Another important property that significantly affects the mechanical behaviour of DEs is viscoelasticity, which occurs due to the realignment of polymer chains of the materials under loading and leads to time-dependence of deformations and stresses. For example, stress-stretch (or strain) curves of DEs depend on the strain (i.e. loading) rate and are usually show stiffening with increase in the rate, e.g. [24]. In particular, viscoelasticity causes dissipation, i.e. losses, of the mechanical energy that, in its turn, reduces the efficiency of DE generators [10, 29, 30, 31]. The losses are associated with a hysteretic behaviour of a DE, i.e. the stress-stretch curves of the material follow different paths during loading-unloading forming a hysteresis loop whose area represents the energy loss, e.g. [32]. Creep and stress relaxation are other phenomena associated with viscoelasticity. Creep is usually defined as a time-dependent increase in deformation under constant load, while stress relaxation is a decrease in stress under constant deformation. Creep is more important for DE actuators, while stress relaxation may have a significance influence on the performance of both DE generators and actuators. Typical tests to determine viscoelastic characteristics of a DE as well as parameters of a model describing the material’s viscoelastic behaviour include loading-unloading tests at a range of strain rates, single-step relaxation tests at various stretch levels and multi-step relaxation tests, in which at each step loading follows by a sufficiently long holding period to allow for stress relaxation [32]. The tests are usually uniaxial, however, equi-biaxial tests may also be useful. Most of the experimental studies on the viscoelastic behaviour of DEs have been carried out for VHB 4905 and VHB 4910 [24, 26, 32, 33, 34, 35, 36]. In particular, it has been shown that for this material very rapid stress relaxation occurs within the first few seconds of holding, while after 30 min the remaining stress almost stabilises [32]. Past experiments also showed that for VHB polymers the viscoelastic relaxation time is of the order of 10^{2} seconds at room temperature [37]. Pharr et al. [24] demonstrated that the strain rate and the specimen size had a noticeable influence on rupture of VHB 4905. Hossain et al. [33] reported results of relaxation tests under both mechanical and electric loading and showed that the latter had a major effect on the time-dependent behaviour of VHB 4910. A few results of similar experiments for other DEs have been published. In particular, Schmidt et al. [23] presented results of uniaxial and equi-biaxial relaxation tests for Interpenetrating Polymer Network Reinforced Acrylic Elastomers (IPN), which were produced on the basis of VHB 4910. Bernardi et al. [27] published similar results for silicone-based DEs.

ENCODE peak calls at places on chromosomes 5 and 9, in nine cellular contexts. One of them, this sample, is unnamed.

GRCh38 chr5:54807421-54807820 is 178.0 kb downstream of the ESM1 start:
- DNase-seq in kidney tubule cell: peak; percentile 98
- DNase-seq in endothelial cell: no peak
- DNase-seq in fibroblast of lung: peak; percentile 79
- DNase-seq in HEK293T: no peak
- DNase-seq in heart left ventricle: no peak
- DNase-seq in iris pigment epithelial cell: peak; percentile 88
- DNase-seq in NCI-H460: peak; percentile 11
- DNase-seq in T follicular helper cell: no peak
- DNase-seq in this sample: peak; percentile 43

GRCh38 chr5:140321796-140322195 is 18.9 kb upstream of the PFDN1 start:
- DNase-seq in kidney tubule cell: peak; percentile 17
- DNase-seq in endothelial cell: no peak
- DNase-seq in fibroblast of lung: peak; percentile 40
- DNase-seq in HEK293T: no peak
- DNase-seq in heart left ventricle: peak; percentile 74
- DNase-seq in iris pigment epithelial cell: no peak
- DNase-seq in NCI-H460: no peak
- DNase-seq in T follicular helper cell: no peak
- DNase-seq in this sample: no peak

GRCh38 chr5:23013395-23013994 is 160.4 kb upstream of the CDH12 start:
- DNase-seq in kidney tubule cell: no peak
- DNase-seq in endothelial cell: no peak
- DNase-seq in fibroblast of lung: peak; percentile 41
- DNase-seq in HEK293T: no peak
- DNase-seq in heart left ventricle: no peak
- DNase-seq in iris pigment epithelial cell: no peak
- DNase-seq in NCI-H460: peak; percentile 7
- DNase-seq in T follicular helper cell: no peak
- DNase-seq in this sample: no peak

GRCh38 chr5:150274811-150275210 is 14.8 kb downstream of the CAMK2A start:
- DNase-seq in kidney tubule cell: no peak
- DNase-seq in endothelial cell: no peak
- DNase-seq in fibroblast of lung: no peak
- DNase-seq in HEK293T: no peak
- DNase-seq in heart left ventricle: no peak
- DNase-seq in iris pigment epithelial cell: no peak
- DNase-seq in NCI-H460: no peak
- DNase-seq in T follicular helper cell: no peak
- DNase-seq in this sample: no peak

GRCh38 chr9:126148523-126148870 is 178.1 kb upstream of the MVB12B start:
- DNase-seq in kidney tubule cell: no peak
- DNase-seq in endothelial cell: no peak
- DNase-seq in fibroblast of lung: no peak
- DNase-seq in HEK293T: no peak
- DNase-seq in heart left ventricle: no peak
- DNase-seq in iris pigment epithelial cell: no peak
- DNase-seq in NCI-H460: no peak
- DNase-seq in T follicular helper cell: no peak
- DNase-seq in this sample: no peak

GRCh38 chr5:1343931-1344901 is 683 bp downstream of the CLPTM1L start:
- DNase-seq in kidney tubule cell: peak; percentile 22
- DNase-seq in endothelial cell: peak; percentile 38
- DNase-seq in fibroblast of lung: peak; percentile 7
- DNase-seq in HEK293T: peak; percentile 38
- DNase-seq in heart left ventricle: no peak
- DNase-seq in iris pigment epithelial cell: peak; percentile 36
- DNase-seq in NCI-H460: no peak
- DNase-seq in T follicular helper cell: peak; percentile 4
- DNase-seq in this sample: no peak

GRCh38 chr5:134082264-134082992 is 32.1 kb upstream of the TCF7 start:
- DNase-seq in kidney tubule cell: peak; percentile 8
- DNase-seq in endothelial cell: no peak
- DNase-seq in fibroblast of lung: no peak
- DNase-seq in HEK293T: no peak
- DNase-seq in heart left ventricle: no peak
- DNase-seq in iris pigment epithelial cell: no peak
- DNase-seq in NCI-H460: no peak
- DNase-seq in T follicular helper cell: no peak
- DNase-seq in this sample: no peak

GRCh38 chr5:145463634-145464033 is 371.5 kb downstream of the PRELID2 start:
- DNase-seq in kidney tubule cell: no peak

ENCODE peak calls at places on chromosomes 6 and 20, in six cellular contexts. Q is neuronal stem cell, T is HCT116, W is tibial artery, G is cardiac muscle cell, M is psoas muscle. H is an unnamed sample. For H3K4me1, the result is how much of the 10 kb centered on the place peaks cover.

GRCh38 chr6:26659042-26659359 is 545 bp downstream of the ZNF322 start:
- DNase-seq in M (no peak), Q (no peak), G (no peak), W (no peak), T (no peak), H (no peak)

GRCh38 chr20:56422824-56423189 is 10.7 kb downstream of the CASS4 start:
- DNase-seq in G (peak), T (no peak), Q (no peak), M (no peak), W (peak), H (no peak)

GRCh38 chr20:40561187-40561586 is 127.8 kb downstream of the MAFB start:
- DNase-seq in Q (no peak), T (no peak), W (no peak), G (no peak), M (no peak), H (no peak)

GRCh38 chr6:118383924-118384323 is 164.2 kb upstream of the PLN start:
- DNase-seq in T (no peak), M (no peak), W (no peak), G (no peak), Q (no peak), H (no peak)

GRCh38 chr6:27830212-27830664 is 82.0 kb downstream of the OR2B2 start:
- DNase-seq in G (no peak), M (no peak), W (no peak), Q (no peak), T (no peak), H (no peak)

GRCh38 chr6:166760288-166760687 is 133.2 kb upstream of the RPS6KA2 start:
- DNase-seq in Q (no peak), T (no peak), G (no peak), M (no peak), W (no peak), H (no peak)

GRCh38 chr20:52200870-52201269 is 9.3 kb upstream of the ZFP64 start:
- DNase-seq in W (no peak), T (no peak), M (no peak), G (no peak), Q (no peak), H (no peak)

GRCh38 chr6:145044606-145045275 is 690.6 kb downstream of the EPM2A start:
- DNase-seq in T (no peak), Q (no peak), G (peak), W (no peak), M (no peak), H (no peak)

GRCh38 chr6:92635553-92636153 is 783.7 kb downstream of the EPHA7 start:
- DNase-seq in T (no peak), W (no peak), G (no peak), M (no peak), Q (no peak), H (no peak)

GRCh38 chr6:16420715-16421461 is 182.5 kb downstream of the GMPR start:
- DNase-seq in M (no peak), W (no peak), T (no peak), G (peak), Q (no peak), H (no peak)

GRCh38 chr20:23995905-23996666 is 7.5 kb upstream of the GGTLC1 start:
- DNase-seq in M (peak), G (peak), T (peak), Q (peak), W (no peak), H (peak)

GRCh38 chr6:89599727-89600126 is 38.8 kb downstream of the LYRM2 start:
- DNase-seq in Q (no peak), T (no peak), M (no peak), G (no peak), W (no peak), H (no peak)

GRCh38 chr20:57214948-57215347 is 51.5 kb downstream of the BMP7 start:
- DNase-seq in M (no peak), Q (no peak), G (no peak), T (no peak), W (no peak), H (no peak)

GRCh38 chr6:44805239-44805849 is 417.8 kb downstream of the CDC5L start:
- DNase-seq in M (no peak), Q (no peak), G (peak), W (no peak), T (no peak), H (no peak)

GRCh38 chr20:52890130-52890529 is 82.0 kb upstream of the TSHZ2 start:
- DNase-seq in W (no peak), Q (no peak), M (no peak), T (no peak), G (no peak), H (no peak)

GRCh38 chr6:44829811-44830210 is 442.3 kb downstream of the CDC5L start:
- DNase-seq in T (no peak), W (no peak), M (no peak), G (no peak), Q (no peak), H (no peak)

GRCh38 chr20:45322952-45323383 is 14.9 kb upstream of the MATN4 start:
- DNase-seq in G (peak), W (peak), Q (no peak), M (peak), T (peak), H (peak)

A hysteretic behaviour of DEs, especially of rubbers and rubber-like materials, and associated with it loss of mechanical energy can also be due to the so-called Mullins effect, also known as stress softening [38]. This effect causes a decay of the elastic stiffness of a material under repeated loading-unloading, which depends on the maximum stretch previously experienced by the material. Recommendations regarding experimental characterisation of the effect can be found in [39].